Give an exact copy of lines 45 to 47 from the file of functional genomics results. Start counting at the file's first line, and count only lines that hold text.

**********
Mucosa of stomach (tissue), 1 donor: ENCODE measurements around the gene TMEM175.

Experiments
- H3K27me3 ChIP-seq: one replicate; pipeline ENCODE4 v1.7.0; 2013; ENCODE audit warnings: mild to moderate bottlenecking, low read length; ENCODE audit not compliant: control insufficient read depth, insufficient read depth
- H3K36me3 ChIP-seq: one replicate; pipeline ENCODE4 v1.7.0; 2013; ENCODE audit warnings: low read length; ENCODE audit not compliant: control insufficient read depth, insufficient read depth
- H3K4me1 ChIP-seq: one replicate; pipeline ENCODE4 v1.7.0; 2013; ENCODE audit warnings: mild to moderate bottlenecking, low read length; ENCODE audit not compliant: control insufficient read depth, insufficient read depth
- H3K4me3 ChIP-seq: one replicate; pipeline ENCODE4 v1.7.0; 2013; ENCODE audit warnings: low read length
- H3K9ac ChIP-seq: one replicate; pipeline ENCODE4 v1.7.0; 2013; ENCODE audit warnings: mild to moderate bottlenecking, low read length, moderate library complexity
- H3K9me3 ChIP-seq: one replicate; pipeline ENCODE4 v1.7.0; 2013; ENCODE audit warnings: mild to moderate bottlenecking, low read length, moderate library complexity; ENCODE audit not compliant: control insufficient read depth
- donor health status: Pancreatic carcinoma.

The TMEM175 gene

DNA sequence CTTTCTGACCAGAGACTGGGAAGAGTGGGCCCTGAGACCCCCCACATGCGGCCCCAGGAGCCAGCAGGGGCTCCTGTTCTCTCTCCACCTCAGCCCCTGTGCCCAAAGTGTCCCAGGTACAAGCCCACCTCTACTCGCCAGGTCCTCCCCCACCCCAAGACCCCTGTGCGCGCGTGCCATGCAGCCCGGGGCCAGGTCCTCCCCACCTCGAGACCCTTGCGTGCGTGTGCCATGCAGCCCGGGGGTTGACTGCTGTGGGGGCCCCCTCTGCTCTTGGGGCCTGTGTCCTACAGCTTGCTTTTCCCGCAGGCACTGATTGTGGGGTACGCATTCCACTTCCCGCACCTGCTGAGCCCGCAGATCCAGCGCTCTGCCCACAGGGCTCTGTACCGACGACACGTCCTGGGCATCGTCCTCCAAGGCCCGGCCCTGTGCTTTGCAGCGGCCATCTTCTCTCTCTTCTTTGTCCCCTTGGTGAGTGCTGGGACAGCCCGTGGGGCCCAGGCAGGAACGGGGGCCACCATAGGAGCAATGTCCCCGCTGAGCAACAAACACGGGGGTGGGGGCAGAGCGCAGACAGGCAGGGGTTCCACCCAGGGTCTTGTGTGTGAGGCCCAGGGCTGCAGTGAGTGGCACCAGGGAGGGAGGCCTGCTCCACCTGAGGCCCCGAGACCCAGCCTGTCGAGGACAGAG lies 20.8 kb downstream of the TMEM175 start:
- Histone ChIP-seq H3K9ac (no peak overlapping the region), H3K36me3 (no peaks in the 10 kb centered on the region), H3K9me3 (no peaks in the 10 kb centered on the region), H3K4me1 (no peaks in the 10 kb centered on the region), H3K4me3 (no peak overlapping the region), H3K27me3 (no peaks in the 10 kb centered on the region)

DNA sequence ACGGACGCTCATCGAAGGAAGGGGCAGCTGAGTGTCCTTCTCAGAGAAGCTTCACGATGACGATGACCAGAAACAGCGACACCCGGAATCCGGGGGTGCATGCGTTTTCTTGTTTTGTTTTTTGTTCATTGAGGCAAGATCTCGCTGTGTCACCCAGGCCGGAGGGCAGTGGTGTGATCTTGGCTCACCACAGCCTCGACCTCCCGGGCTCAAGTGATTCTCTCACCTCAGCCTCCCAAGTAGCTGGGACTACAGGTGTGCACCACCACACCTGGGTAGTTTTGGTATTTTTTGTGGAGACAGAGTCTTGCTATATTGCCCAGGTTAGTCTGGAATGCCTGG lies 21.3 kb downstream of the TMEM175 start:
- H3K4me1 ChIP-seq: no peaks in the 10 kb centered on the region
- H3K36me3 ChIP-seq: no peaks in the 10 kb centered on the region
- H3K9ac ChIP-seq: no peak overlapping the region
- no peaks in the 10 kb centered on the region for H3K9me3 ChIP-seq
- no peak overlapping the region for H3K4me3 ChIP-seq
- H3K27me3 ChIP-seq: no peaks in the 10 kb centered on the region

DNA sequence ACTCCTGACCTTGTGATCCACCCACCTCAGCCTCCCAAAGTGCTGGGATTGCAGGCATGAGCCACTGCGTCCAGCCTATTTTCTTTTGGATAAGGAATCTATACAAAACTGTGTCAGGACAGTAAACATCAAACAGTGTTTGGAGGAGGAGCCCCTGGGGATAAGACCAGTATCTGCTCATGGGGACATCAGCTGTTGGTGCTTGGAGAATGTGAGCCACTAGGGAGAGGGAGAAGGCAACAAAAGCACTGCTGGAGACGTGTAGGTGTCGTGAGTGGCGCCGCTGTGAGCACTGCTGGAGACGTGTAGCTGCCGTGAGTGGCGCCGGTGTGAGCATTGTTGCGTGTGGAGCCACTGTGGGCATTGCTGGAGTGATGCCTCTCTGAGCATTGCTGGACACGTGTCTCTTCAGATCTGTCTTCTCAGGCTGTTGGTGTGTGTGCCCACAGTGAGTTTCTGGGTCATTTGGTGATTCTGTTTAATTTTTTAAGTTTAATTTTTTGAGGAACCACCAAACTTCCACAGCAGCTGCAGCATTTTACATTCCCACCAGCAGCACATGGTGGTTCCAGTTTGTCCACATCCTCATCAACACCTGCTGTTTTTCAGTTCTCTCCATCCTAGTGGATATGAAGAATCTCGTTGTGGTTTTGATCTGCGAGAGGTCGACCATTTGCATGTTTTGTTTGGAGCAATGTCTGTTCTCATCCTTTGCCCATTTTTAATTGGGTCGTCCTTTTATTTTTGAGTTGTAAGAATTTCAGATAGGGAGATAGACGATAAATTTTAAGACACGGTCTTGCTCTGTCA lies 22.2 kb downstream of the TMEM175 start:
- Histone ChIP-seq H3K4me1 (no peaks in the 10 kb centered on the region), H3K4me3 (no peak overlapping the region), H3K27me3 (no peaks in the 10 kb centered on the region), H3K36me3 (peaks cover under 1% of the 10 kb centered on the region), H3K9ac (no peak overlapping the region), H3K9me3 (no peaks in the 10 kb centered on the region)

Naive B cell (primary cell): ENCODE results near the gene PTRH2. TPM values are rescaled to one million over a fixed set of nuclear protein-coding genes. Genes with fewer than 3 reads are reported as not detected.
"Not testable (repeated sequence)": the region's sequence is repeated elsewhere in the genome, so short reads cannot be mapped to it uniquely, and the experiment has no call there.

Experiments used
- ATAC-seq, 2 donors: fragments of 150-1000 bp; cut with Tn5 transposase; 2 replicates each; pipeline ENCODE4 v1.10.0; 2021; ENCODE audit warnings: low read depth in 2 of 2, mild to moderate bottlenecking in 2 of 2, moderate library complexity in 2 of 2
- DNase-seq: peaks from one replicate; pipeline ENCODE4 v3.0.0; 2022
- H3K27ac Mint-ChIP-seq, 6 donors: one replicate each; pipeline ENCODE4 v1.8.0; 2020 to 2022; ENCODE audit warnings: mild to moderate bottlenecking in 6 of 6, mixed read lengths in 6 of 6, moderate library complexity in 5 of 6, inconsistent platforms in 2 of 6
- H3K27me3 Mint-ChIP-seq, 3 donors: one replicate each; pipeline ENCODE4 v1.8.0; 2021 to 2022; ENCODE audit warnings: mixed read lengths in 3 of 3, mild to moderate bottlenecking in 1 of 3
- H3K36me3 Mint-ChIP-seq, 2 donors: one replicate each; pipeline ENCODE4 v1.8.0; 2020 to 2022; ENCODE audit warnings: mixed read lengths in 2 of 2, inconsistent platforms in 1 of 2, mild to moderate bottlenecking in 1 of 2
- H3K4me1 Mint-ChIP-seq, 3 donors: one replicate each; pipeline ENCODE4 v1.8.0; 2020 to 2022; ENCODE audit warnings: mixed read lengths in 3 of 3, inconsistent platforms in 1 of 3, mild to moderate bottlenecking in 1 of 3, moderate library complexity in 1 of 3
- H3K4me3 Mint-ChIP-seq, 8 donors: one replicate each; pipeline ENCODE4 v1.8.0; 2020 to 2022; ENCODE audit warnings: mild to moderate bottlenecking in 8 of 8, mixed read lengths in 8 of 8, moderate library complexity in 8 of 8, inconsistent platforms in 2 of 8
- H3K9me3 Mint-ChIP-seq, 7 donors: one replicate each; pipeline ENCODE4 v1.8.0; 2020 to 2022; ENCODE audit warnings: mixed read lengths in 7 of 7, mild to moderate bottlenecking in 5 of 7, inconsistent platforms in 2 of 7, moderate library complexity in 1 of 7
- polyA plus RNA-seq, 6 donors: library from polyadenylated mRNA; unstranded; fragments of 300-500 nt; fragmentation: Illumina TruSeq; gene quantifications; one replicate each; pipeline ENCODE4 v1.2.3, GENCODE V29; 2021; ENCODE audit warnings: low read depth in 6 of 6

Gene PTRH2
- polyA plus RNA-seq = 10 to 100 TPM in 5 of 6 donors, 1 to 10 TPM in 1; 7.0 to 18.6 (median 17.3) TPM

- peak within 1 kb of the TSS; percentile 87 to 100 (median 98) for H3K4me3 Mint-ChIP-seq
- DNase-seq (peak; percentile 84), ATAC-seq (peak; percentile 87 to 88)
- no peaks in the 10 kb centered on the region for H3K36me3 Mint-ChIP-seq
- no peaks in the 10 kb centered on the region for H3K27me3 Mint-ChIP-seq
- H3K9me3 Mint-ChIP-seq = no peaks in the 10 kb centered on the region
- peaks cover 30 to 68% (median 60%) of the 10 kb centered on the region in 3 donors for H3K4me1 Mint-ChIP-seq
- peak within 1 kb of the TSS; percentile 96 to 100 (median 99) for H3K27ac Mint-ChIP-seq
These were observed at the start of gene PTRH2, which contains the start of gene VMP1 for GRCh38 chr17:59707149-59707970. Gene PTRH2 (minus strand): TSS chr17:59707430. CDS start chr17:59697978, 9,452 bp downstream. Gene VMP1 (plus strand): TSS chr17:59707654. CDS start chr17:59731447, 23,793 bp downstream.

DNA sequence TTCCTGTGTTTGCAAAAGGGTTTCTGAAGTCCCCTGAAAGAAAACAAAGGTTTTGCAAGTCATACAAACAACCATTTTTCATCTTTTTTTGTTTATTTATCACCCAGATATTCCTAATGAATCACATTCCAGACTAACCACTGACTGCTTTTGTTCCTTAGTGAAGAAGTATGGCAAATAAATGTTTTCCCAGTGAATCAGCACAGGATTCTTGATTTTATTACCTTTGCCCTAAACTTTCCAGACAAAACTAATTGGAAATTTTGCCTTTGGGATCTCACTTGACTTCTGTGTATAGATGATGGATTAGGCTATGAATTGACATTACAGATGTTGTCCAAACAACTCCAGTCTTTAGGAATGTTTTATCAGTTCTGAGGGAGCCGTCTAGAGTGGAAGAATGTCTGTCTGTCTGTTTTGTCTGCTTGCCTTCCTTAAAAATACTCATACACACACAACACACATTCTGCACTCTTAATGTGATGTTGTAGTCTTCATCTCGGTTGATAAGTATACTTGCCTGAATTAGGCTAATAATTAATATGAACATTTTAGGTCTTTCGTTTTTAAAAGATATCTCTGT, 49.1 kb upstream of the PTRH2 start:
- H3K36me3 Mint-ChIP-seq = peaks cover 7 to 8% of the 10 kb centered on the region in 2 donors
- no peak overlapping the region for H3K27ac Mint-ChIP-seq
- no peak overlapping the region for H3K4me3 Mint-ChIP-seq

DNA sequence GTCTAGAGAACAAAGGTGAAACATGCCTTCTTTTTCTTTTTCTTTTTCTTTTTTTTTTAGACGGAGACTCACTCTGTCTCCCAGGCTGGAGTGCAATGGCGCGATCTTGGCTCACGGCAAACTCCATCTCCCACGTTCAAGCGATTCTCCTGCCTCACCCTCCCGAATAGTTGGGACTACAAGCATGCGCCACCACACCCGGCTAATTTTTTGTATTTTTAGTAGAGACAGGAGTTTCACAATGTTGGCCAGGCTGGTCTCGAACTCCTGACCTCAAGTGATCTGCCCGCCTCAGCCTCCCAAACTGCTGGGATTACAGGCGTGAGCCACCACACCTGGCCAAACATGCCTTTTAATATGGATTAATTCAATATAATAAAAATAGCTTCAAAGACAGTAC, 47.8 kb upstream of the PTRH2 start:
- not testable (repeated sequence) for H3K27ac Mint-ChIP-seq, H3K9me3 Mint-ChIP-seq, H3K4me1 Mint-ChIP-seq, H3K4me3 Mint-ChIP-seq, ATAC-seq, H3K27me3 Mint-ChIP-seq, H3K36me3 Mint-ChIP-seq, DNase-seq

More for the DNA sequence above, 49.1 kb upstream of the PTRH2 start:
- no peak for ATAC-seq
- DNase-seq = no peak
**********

- H3K36me3 Mint-ChIP-seq = peaks cover 7 to 8% of the 10 kb centered on the region in 2 donors
- no peak overlapping the region for H3K27ac Mint-ChIP-seq
- no peak overlapping the region for H3K4me3 Mint-ChIP-seq